Logging truck carries a load from B.C. coastal forest. (Private Forest Landowners Association)

B.C. government extends coastal log export rules for six months

Premier John Horgan promises reform at loggers’ convention

The B.C. government has extended its log export orders for Northwest B.C. by another six months, allowing coastal logging contractors north of Vancouver Island to export a large share of their harvest.

But “raw log” export policy is about to change for all producers who export logs from B.C. Crown land, Premier John Horgan said Thursday. The current policy for provincial land involves a “surplus test,” where logs must be advertised for local sale first, before being declared surplus and allowed for export.

“We’re going to turn that upside down,” Horgan said after an address the annual convention of the Truck Loggers Association in Vancouver. The government will use “carrots and sticks” to reduce exports and create investment incentives for lumber and pulp production, he said.

Horgan announced a revitalization plan with five goals, including rebuilding solid wood and pulp milling to process more wood in B.C., improving harvest efficiency, tightening up timber bidding systems to make sure bids are independently made, and auditing private forest land logging.

Cabinet orders for log exports out of the Haida Gwaii, Mid Coast, Nass, North Coast and Northwest Interior timber supply areas were extended Thursday, but only to July 2019. The Haida Gwaii and Mid Coast orders allows 35 per cent of logs to be exported, except for cypress and cedar, and the Nass order allows up to 100 per cent export. The North Coast and Northwest Interior orders allow up to 20 per cent.

RELATED: Bright spots ahead for B.C. forest industry in 2019

RELATED: B.C. lumber mills struggle with low prices, log shortages

“For the last 20 years, employment on the coast has declined by about 40 per cent,” Horgan told the convention. “Lumber production has dropped by 45 per cent, pulp production by 50 per cent. At the same time, log exports from Crown land have increased by nearly tenfold.”

The northern regions have been subject to relaxed log export rules for many years, due to a lack of mill capacity within economic reach of remote areas. The special allowance was reduced from 35 to 20 per cent by the previous B.C. Liberal government in 2013, with a portion retained to keep loggers working in remote regions where there are few viable options for trucking to sawmills.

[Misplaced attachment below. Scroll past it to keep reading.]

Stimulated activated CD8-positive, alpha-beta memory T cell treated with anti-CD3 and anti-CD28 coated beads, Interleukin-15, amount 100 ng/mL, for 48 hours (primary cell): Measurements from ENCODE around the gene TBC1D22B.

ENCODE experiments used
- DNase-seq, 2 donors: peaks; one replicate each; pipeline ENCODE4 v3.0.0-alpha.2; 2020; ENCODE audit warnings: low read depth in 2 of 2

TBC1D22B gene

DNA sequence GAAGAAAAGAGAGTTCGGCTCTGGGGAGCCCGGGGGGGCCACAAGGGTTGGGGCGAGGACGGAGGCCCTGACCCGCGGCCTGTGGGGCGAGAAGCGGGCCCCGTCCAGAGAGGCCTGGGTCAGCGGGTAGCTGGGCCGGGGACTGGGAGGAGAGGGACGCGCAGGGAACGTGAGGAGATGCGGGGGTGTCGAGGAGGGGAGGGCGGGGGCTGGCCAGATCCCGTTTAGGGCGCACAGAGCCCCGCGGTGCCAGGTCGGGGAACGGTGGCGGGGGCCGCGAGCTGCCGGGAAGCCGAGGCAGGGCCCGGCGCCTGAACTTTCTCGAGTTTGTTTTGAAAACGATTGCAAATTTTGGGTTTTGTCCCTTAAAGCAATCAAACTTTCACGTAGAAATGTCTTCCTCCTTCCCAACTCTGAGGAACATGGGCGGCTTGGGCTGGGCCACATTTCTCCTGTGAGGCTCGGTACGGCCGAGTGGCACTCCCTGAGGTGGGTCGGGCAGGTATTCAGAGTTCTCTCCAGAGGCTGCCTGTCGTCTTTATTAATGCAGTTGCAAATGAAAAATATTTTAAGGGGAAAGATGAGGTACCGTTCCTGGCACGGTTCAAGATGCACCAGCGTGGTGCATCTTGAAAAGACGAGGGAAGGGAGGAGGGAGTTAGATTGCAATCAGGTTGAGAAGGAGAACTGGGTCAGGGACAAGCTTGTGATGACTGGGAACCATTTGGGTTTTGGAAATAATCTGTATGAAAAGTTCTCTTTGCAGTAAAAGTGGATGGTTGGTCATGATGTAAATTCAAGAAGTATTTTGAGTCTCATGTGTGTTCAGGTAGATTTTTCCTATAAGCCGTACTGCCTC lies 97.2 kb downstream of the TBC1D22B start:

@tomfletcherbc
tfletcher@blackpress.ca

Like us on Facebook and follow us on Twitter.

Just Posted

“Does Kirby care?” Heiltsuk Nation using geo-targeted ads in Houston, Texas for justice

The Heiltsuk Tribal Council has called out Kirby Corporation for the Nathan E. Stewart oil spill

“No excuse” for killing of two young grizzly cubs

Reader hopeful someone will come forward with information

UPDATE: U.S. firm fined $2.9M for fuel spill that soiled B.C. First Nation territory

The Nathan E. Stewart spilled 110,000 litres of diesel and heavy oils in October 2016

No delivery services hard on local families

New parents Candace Knudsen and Bjorn Samuelsen spent five weeks away from home

Rich the Vegan scoots across Canada for the animals

Rich Adams is riding his push scooter across Canada to bring awareness to the dog meat trade in Asia

Canadian high school science courses behind on climate change, says UBC study

Researchers found performance on key areas varies by province and territory

Six inducted into BC Hockey Hall of Fame

The 26th ceremony in Penticton welcomed powerful figures both from on and off the ice

RCMP investigate two shootings in the Lower Mainland

Incidents happened in Surrey, with a victim being treated at Langley Memorial Hospital

CRA program to help poor file taxes yields noticeable bump in people helped

Extra money allows volunteer-driven clinics to operate year-round

Recall: Certain Pacific oysters may pose threat of paralytic shellfish poisoning

Consumers urged to either return affected packages or throw them out

How a Kamloops-born man helped put us on the moon

Jim Chamberlin did troubleshooting for the Apollo program, which led to its success

Sexual harassment complaints soaring amid ‘frat boy culture’ in Canada’s airline industry

‘It’s a #MeToo dumpster fire…and it’s exhausting for survivors’

Most Read